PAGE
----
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HANSEN REVS UP EFFORT TO SAVE AVIATION FIRMS

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Rep. Jim Hansen, R-Utah, is piloting an effort to fly around a troublesome committee and force the House to vote on a bill designed to save the general aviation industry.

He introduced on Thursday a "discharge petition" for the bill, which would put an 18-year limit on the time that an airplane builder may be sued for defects.If 218 House members - a majority of the House - sign the petition, that will force the House to vote on the bill.

Versions of the bill have been bottled up in the Judiciary Committee for eight years, even though 302 House members are now co-sponsoring it and the Senate passed a similar bill 91-8.

And taking lobbying for it to new heights, Hansen and others even had an airplane circling the Capitol Wednesday pulling a sign urging members to sign the petition.

"We used to make 18,000 small aircraft a year in this country, and now we only make 300 to 400," Hansen said, adding that six companies quit making them because of lawsuits blaming them for crashes of aircraft that were even 30 years old - long after manufacturers lost control of maintenance and other factors.

Rep. Jim Lightfoot, R-Iowa, said at a press conference launching the petition drive, "If I flew a prototype of the Wright brothers' airplane and crashed it, I could sue the Wright brothers. That's ridiculous. There needs to be a limit."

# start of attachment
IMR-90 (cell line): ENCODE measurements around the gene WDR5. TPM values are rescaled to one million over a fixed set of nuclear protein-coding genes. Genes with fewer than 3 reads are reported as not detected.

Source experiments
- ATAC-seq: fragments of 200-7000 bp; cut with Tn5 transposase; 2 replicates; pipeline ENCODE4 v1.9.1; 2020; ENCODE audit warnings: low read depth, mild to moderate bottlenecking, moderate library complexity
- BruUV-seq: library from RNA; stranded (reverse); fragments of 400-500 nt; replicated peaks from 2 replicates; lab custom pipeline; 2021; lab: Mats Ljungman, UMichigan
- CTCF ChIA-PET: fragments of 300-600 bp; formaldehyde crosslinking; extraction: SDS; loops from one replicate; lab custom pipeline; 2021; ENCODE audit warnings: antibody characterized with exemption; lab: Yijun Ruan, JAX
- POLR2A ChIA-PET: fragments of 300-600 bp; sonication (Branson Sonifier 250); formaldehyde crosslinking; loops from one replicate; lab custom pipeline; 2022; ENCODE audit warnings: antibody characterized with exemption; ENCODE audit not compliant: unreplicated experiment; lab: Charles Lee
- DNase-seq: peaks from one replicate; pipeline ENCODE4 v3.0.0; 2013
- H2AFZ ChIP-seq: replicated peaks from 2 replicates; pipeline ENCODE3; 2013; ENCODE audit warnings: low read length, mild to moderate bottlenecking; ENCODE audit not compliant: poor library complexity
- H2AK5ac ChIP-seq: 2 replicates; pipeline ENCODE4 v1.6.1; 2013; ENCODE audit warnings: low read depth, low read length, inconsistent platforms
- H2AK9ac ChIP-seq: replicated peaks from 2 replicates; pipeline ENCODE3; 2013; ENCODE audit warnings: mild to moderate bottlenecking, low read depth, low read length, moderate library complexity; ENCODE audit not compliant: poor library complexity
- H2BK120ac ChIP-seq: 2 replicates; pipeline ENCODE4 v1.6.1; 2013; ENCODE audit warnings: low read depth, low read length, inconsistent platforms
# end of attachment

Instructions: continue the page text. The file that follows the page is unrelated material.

Hansen added, "If Ford and Chrysler were sued like Cessna and Piper are, they would have been out of business long ago."

However, House Judiciary Committee Chairman Jack Brooks has not allowed the bill to come to a vote in his committee. Many consumer, travel and legal rights groups want air-crash victims to have unlimited rights to sue aircraft manufacturers.

Hansen said that is unreasonable and has almost killed all U.S. aircraft companies. He predicted that imposing a time limit for suits could restart the industry and create 25,000 jobs nationwide. It could help such Utah companies as Williams International, which makes some aircraft engines.

Even though the bill has 302 cosponsors, it may have trouble obtaining 218 signatures on the